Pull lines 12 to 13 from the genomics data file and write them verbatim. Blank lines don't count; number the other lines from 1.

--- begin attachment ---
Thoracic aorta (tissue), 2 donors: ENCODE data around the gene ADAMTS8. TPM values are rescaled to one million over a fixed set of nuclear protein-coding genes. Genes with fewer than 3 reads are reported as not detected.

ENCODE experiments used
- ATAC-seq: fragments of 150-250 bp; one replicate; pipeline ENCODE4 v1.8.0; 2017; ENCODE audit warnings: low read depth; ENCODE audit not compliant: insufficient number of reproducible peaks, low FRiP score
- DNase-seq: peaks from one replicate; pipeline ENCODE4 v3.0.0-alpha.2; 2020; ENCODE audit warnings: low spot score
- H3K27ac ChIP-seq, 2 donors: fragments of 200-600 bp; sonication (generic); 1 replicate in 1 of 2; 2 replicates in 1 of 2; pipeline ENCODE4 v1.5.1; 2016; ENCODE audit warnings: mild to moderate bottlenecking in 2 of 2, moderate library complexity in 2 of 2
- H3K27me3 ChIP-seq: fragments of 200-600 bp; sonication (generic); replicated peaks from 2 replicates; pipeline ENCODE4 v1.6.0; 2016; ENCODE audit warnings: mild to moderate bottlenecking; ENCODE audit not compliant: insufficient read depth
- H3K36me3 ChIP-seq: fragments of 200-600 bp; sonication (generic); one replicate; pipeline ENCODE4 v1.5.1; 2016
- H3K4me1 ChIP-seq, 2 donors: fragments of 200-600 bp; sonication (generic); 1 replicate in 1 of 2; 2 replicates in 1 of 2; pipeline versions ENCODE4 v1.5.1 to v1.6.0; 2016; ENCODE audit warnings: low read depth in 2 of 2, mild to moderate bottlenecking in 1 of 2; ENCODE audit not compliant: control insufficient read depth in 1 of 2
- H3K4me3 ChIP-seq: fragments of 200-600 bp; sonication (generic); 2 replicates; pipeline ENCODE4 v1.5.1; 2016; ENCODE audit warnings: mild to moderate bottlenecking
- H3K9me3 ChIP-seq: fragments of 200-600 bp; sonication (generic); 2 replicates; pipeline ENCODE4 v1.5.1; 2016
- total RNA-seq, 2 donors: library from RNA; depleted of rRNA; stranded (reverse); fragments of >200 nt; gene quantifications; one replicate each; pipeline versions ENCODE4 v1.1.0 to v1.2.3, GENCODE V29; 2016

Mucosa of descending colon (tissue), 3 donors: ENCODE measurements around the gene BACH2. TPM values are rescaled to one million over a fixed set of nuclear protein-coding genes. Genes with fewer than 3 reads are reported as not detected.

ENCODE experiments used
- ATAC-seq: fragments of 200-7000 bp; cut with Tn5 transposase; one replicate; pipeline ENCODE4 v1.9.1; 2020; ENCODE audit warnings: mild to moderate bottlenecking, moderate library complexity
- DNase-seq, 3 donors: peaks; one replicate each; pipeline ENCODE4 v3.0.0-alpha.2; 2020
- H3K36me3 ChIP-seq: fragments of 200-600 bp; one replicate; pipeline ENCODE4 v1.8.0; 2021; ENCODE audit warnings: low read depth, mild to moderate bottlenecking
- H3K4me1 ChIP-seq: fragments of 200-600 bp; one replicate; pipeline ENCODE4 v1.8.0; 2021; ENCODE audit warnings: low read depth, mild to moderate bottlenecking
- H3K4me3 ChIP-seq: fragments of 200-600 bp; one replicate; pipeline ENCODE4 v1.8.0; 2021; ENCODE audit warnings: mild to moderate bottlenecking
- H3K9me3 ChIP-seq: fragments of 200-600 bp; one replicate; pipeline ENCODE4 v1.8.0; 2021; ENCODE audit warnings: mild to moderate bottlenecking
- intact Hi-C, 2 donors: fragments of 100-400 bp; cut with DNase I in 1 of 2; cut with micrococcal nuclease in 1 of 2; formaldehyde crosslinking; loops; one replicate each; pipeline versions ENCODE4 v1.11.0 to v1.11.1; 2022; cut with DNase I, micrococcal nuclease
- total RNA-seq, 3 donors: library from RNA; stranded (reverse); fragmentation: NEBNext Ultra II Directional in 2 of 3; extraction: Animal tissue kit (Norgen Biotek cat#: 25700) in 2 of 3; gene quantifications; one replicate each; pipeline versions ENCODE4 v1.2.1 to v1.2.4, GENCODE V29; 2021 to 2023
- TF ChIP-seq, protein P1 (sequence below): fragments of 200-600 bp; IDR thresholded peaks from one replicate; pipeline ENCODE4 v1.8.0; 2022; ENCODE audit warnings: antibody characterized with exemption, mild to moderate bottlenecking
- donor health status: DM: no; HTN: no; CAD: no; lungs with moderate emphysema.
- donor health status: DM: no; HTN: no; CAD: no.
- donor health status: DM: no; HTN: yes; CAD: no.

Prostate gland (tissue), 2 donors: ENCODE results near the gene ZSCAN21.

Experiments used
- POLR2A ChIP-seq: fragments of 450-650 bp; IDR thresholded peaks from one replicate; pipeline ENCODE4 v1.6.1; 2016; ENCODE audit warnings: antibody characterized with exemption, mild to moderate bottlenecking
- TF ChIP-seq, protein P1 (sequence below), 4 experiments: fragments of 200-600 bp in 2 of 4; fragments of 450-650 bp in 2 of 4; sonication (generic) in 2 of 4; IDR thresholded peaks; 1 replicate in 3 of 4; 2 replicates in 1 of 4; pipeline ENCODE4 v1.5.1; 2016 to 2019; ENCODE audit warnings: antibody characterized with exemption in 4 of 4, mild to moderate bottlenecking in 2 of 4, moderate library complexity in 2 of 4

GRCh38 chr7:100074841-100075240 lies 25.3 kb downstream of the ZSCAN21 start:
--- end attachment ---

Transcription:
Mucosa of descending colon (tissue), 3 donors: ENCODE measurements around the gene BACH2. TPM values are rescaled to one million over a fixed set of nuclear protein-coding genes. Genes with fewer than 3 reads are reported as not detected.

ENCODE experiments used